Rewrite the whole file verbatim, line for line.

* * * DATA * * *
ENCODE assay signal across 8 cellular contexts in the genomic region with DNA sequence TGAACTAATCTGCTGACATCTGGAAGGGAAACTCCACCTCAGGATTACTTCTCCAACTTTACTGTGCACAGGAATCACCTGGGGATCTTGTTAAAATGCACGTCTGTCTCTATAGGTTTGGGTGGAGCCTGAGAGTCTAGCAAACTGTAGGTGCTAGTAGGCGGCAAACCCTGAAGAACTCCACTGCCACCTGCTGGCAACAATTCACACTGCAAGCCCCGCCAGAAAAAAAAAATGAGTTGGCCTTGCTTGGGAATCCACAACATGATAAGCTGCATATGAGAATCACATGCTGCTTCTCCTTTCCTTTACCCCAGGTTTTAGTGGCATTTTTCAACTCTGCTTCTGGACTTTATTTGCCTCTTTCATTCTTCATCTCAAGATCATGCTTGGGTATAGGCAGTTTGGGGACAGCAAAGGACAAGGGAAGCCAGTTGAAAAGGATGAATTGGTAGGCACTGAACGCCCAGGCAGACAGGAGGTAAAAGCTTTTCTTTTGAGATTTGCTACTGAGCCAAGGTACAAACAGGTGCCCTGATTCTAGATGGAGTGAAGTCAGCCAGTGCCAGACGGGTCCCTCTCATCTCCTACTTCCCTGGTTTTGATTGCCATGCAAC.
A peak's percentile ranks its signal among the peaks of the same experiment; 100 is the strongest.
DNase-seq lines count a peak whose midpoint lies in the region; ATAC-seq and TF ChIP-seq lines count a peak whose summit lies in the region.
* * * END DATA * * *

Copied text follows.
ENCODE assay signal across 8 cellular contexts in the genomic region with DNA sequence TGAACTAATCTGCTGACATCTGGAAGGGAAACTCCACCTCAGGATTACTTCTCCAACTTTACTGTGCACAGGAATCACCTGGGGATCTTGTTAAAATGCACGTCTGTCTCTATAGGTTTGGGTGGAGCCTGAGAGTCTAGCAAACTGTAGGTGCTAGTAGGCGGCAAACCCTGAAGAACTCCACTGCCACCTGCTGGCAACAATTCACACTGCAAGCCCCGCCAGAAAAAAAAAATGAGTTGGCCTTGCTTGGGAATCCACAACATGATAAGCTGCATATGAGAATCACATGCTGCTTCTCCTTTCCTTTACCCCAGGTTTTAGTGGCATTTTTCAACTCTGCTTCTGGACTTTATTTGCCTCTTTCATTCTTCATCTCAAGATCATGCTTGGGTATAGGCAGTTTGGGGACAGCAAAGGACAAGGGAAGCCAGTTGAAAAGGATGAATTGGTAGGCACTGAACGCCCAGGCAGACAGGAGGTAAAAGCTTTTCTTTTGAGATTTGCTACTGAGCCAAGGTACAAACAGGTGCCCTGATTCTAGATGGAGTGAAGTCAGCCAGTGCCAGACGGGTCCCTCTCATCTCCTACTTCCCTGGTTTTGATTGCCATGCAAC.
A peak's percentile ranks its signal among the peaks of the same experiment; 100 is the strongest.
DNase-seq lines count a peak whose midpoint lies in the region; ATAC-seq and TF ChIP-seq lines count a peak whose summit lies in the region.